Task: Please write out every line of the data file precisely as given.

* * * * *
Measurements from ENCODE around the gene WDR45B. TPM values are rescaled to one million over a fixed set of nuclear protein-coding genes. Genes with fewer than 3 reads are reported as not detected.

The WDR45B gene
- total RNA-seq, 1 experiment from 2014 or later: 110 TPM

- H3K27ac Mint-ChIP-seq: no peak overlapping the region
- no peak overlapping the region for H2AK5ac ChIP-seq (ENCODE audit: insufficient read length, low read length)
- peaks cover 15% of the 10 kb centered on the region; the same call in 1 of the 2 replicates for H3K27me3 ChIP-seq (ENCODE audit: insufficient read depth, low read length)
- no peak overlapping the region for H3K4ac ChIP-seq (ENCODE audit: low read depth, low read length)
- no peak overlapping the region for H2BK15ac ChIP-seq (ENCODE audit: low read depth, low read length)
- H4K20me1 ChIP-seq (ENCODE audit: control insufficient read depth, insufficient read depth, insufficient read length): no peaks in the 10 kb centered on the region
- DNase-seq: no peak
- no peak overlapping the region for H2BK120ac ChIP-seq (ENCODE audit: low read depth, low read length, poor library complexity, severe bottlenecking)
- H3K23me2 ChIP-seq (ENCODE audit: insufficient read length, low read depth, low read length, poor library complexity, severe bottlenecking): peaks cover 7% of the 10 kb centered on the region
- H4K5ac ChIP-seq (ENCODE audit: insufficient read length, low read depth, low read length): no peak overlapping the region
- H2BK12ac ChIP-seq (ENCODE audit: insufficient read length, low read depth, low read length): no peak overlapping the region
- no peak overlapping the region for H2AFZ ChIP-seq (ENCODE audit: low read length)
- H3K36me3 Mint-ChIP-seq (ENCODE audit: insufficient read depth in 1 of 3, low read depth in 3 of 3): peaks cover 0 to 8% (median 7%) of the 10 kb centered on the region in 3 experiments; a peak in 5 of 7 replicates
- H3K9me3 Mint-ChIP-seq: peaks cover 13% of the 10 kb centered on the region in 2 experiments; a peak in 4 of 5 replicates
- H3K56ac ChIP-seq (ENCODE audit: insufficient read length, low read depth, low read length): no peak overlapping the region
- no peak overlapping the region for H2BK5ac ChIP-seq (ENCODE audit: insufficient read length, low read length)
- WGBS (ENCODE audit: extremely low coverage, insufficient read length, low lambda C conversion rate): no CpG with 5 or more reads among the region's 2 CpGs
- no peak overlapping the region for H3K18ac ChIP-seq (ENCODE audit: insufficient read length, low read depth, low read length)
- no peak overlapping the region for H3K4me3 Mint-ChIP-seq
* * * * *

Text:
Measurements from ENCODE around the gene WDR45B. TPM values are rescaled to one million over a fixed set of nuclear protein-coding genes. Genes with fewer than 3 reads are reported as not detected.

The WDR45B gene
- total RNA-seq, 1 experiment from 2014 or later: 110 TPM

- H3K27ac Mint-ChIP-seq: no peak overlapping the region
- no peak overlapping the region for H2AK5ac ChIP-seq (ENCODE audit: insufficient read length, low read length)
- peaks cover 15% of the 10 kb centered on the region; the same call in 1 of the 2 replicates for H3K27me3 ChIP-seq (ENCODE audit: insufficient read depth, low read length)
- no peak overlapping the region for H3K4ac ChIP-seq (ENCODE audit: low read depth, low read length)
- no peak overlapping the region for H2BK15ac ChIP-seq (ENCODE audit: low read depth, low read length)
- H4K20me1 ChIP-seq (ENCODE audit: control insufficient read depth, insufficient read depth, insufficient read length): no peaks in the 10 kb centered on the region
- DNase-seq: no peak
- no peak overlapping the region for H2BK120ac ChIP-seq (ENCODE audit: low read depth, low read length, poor library complexity, severe bottlenecking)
- H3K23me2 ChIP-seq (ENCODE audit: insufficient read length, low read depth, low read length, poor library complexity, severe bottlenecking): peaks cover 7% of the 10 kb centered on the region
- H4K5ac ChIP-seq (ENCODE audit: insufficient read length, low read depth, low read length): no peak overlapping the region
- H2BK12ac ChIP-seq (ENCODE audit: insufficient read length, low read depth, low read length): no peak overlapping the region
- no peak overlapping the region for H2AFZ ChIP-seq (ENCODE audit: low read length)
- H3K36me3 Mint-ChIP-seq (ENCODE audit: insufficient read depth in 1 of 3, low read depth in 3 of 3): peaks cover 0 to 8% (median 7%) of the 10 kb centered on the region in 3 experiments; a peak in 5 of 7 replicates
- H3K9me3 Mint-ChIP-seq: peaks cover 13% of the 10 kb centered on the region in 2 experiments; a peak in 4 of 5 replicates
- H3K56ac ChIP-seq (ENCODE audit: insufficient read length, low read depth, low read length): no peak overlapping the region
- no peak overlapping the region for H2BK5ac ChIP-seq (ENCODE audit: insufficient read length, low read length)
- WGBS (ENCODE audit: extremely low coverage, insufficient read length, low lambda C conversion rate): no CpG with 5 or more reads among the region's 2 CpGs
- no peak overlapping the region for H3K18ac ChIP-seq (ENCODE audit: insufficient read length, low read depth, low read length)
- no peak overlapping the region for H3K4me3 Mint-ChIP-seq